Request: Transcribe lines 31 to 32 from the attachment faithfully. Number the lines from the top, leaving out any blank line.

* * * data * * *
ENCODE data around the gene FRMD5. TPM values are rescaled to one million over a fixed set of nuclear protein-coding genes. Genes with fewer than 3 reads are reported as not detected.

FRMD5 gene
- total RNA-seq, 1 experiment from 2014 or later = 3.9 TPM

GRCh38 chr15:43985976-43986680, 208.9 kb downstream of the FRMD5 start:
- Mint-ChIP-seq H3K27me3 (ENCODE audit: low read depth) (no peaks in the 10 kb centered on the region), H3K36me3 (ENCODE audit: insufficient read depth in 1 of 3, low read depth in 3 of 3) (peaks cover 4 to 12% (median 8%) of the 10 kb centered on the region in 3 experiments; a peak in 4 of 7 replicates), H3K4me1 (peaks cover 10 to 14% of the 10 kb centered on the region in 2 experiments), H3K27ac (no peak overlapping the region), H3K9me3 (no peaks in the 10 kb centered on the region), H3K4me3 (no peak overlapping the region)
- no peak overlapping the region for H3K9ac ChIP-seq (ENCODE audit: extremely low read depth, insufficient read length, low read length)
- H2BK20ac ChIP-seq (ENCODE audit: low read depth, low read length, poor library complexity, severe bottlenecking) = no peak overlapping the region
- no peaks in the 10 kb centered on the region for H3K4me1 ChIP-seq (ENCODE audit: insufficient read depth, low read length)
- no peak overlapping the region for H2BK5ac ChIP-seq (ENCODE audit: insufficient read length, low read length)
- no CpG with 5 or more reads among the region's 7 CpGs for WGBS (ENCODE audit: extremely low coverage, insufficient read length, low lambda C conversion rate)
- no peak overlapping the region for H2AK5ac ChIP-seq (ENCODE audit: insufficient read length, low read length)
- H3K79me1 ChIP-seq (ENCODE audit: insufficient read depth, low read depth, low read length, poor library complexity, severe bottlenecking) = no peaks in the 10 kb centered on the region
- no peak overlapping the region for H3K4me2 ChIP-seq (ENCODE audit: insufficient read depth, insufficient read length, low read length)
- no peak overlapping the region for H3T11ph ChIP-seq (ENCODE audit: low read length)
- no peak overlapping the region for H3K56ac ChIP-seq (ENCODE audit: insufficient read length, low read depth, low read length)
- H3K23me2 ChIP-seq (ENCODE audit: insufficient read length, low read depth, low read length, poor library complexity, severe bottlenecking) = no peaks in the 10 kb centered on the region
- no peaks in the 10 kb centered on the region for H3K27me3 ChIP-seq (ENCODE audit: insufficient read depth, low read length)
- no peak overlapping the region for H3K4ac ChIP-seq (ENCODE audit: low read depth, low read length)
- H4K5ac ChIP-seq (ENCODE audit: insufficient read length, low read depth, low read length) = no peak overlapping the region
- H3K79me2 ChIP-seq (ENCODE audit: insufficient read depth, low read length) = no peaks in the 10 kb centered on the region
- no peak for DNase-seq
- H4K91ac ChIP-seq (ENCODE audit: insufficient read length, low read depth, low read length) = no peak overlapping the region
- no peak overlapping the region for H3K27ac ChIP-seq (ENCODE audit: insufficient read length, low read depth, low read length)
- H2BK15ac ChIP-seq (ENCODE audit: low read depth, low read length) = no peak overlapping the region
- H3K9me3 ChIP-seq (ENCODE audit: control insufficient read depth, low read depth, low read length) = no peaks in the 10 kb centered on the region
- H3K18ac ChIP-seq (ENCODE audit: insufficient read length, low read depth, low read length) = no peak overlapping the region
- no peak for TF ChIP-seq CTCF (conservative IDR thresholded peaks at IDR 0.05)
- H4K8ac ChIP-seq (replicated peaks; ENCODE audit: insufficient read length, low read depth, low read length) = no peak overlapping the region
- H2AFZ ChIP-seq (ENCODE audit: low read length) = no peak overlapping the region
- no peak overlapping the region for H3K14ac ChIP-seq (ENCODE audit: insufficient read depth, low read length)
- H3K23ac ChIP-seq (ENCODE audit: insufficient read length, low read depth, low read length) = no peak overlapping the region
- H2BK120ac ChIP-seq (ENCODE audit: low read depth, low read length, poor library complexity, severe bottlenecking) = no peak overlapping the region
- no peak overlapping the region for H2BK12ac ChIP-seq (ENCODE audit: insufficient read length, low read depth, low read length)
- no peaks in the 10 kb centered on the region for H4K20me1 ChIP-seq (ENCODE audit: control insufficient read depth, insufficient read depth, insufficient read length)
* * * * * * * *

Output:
- H3K23ac ChIP-seq (ENCODE audit: insufficient read length, low read depth, low read length) = no peak overlapping the region
- H2BK120ac ChIP-seq (ENCODE audit: low read depth, low read length, poor library complexity, severe bottlenecking) = no peak overlapping the region